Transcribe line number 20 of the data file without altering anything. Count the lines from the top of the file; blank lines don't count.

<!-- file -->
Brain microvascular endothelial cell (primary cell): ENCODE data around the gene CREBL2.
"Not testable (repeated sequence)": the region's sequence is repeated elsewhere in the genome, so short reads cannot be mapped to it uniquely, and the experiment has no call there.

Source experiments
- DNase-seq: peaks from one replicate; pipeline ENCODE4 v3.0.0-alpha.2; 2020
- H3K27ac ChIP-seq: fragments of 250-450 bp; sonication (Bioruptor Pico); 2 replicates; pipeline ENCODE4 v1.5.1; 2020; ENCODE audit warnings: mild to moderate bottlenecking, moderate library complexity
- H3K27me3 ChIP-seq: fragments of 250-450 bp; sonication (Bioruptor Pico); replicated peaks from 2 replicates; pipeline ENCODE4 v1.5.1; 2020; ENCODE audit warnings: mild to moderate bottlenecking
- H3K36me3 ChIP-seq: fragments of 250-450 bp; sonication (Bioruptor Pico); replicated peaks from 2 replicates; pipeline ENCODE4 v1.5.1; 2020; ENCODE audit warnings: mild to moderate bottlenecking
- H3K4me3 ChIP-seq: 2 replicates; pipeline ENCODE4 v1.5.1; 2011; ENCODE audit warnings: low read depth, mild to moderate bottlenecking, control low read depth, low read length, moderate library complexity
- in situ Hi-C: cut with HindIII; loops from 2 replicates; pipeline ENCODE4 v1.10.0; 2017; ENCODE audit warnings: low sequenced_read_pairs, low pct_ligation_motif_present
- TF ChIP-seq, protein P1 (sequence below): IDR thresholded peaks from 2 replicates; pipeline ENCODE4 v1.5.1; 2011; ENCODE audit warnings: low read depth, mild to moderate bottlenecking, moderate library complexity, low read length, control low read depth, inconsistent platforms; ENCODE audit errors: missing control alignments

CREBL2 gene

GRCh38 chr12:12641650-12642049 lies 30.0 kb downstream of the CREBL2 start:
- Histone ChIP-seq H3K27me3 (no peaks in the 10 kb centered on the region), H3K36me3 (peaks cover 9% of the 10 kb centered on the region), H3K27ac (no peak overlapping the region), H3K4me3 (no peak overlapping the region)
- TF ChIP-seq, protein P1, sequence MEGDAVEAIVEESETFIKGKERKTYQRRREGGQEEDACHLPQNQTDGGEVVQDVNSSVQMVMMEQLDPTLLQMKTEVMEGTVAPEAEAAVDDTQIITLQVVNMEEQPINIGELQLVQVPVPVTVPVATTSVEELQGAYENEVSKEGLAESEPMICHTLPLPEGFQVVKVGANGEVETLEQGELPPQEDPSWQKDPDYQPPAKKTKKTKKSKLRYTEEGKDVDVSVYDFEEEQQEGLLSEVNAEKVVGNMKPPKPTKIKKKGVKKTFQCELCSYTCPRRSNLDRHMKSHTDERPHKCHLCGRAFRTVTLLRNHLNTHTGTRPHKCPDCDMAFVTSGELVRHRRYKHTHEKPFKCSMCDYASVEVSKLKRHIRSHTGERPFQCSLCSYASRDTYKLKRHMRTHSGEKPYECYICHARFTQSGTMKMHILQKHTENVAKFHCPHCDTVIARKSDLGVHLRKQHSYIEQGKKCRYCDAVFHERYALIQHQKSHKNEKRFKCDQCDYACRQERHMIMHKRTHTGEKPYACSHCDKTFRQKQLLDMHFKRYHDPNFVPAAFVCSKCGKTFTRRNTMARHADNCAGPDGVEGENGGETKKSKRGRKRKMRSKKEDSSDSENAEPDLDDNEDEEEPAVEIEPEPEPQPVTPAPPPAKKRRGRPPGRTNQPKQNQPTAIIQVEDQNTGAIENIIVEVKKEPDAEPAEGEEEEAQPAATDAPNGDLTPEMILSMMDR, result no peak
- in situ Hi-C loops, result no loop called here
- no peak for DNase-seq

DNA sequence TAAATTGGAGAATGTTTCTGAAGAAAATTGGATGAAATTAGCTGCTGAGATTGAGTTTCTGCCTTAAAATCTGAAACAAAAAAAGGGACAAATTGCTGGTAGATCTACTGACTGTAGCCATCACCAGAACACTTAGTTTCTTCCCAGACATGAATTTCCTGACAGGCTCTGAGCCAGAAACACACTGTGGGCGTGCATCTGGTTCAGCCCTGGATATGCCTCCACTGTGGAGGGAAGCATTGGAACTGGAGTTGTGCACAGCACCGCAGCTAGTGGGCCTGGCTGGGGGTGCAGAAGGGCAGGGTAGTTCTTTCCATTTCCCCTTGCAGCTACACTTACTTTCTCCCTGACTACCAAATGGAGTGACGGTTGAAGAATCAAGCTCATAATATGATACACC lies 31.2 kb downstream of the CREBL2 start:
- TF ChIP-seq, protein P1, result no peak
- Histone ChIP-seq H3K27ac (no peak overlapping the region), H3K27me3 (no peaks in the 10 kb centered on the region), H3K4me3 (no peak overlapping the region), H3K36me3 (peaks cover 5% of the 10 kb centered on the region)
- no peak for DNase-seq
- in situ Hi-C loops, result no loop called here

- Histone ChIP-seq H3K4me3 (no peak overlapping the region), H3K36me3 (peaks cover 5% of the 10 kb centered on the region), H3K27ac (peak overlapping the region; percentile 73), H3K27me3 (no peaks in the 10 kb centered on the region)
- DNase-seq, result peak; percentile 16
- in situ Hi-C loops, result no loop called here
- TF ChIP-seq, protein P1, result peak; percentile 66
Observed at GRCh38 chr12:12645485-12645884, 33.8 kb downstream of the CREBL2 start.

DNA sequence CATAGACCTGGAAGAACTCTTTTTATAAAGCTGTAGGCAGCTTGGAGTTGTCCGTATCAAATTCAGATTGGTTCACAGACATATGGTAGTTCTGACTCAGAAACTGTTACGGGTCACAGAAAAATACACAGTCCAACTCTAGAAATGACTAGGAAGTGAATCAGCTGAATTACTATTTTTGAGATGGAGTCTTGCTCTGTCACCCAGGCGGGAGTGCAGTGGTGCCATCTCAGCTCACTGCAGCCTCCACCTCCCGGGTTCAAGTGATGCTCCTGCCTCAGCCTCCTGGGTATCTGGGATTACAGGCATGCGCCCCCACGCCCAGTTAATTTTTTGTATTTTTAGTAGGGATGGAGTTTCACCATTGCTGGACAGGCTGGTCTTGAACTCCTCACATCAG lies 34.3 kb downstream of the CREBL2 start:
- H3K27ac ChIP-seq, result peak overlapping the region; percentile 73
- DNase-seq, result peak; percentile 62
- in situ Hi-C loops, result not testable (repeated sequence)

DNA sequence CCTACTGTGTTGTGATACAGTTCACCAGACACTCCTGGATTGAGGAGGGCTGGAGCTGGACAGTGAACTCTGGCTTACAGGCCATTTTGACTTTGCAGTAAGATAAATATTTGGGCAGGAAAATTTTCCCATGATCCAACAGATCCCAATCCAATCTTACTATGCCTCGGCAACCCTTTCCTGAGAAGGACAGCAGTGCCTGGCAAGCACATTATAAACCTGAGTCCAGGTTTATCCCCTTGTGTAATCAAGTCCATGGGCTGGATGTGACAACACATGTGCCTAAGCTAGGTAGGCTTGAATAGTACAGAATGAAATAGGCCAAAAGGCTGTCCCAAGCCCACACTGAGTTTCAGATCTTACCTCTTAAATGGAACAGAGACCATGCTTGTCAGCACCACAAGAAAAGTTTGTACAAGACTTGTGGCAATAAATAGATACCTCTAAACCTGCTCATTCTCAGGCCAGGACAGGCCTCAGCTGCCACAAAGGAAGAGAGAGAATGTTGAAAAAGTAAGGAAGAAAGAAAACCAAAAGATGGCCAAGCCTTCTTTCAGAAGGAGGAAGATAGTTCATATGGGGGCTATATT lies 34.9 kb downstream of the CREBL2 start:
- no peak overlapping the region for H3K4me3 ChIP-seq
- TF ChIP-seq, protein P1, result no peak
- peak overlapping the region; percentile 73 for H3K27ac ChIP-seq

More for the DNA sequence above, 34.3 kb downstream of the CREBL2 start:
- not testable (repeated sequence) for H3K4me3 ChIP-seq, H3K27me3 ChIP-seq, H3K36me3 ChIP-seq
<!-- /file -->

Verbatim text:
- no peak for DNase-seq